Supporting Our Wounded Warriors

Every Veterans Day, the nation honors the brave men and women who risk their lives to protect our country and the freedoms we cherish. Social Security honors veterans and active duty members of the military every day by giving them the support they deserve. A vital part of that is administering the Social Security disability program.

For those who return home with injuries, Social Security is a resource they can turn to for disability benefits. Social Security’s Wounded Warriors website is at www.socialsecurity.gov/woundedwarriors.

The Wounded Warriors website has answers to many commonly asked questions, and shares other useful information about disability benefits, including how veterans can receive expedited processing of disability claims. Benefits available through Social Security are different from those available from the Department of Veterans Affairs and require a separate application.

The expedited process is available to military service members who become disabled while on active military service on or after Oct. 1, 2001, regardless of where the disability occurs.

Even active duty military who continue to receive pay while in a hospital or on medical leave should consider applying for disability benefits if they’re unable to work due to a disabling condition. Active duty status and receipt of military pay doesn’t necessarily prevent payment of Social Security disability benefits. Although a person can’t receive Social Security disability benefits while engaging in substantial work for pay or profit, receipt of military payments should never stop someone from applying for disability benefits from Social Security.

Learn more by visiting www.socialsecurity.gov/woundedwarriors.

With over 80 years of experience and compassionate service, Social Security is proud to support our veterans and active duty members of the military. Let these heroes know they can count on us when they need to take advantage of their earned benefits, today and tomorrow


Q&A

Q:  How do I earn Social Security credits, and how many do I need to qualify for benefits?

A:  We use your total yearly earnings to figure your Social Security credits. The amount needed for a credit in 2016 is $1,260. You can earn a maximum of four credits for any year. The amount needed to earn one credit increases automatically each year when average wages increase.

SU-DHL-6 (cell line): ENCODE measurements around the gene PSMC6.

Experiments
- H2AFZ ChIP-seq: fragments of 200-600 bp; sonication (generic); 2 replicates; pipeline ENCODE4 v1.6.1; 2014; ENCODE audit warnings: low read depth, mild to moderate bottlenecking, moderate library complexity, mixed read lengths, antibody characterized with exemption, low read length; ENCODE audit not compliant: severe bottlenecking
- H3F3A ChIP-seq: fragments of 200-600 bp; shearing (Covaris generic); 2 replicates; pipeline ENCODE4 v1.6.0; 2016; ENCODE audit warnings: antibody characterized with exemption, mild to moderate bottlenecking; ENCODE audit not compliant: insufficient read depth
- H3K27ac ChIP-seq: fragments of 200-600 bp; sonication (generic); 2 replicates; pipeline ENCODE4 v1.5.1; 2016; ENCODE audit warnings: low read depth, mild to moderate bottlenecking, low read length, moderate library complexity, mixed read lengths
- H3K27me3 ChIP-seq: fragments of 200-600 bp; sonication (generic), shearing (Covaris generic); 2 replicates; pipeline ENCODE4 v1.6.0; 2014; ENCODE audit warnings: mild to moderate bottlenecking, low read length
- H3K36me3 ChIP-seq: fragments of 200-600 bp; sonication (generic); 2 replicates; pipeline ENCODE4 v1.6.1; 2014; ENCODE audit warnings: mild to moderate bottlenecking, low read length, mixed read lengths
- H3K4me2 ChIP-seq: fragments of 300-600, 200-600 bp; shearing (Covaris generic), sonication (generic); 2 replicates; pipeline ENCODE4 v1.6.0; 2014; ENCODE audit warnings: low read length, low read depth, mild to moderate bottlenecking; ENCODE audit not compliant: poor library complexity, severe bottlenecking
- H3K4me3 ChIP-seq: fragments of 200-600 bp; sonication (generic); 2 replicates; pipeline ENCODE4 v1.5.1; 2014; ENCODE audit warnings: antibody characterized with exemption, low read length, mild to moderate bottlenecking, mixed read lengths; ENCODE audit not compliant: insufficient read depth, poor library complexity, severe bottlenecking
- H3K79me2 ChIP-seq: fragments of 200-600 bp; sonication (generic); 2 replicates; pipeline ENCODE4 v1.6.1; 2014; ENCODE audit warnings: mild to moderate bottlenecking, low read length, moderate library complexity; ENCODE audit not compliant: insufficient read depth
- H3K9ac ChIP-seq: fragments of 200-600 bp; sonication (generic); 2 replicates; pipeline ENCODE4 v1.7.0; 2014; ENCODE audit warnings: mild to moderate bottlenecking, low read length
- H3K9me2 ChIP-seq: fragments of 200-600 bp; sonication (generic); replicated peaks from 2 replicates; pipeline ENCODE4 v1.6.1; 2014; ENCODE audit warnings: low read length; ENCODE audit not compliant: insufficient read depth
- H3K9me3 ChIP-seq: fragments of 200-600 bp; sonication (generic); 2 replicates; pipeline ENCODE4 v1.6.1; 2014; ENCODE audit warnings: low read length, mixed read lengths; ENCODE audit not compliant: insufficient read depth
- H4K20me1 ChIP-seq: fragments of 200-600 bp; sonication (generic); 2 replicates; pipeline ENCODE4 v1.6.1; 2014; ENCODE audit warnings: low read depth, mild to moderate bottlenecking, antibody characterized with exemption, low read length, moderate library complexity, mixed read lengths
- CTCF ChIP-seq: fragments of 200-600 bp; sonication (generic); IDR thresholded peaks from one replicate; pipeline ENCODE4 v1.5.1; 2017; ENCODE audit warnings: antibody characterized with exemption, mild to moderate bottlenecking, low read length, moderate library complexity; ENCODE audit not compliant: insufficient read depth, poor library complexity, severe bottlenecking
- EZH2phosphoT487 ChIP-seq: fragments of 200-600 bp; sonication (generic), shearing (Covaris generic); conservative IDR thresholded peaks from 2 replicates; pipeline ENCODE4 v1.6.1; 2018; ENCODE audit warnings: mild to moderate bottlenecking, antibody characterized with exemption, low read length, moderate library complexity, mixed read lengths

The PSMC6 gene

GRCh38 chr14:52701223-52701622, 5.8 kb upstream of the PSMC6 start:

You must earn a certain number of credits to qualify for Social Security benefits. The number of credits you need depends on your age when you apply and the type of benefit application. No one needs more than 40 credits for any Social Security benefit.

For more information, visit our website at www.socialsecurity.gov.

Q:  Why should I sign up for a my Social Security online account?

A:  my Social Security gives you a personal online account you can securely use to check your Social Security information and do business with us. With a my Social Security account you can:
• Keep track of your earnings and verify them every year;
• Get an estimate of your future benefits if you are still working;
• Get a replacement Social Security card if you meet certain criteria and reside in these locations;
• Get a letter with proof of your benefits if you currently receive them; and
• Manage your benefits:
– Change your address or telephone number;
– Start or change your direct deposit;
– Get a replacement Medicare card; and
– Get a replacement SSA-1099 or SSA-1042S for tax season.

Q:  My spouse died recently and my neighbor said my children and I might be eligible for survivors benefits. Don’t I have to be retirement age to receive benefits?

A:  No. As a survivor, you can receive benefits at any age if you are caring for a child who is receiving Social Security benefits and who is under age 16. Your children are eligible for survivors benefits through Social Security up to age 19 if they are unmarried and attending elementary or secondary school full time. Keep in mind that you are still subject to the annual earnings limit if you are working. If you are not caring for minor children, you would need to wait until age 60 (age 50 if disabled) to collect survivors benefits. For more information about survivors benefits, read our publication Survivors Benefits at www.socialsecurity.gov/pubs.

To find all of the services available and set up an account, go to www.socialsecurity.gov/myaccount.

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